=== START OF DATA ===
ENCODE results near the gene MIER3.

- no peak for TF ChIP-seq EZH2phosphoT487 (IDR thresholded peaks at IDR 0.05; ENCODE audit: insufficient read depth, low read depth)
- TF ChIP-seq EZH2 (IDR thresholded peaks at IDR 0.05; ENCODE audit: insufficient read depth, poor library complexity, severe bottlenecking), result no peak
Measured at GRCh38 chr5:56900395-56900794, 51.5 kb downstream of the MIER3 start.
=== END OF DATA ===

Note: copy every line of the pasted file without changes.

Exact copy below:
ENCODE results near the gene MIER3.

- no peak for TF ChIP-seq EZH2phosphoT487 (IDR thresholded peaks at IDR 0.05; ENCODE audit: insufficient read depth, low read depth)
- TF ChIP-seq EZH2 (IDR thresholded peaks at IDR 0.05; ENCODE audit: insufficient read depth, poor library complexity, severe bottlenecking), result no peak
Measured at GRCh38 chr5:56900395-56900794, 51.5 kb downstream of the MIER3 start.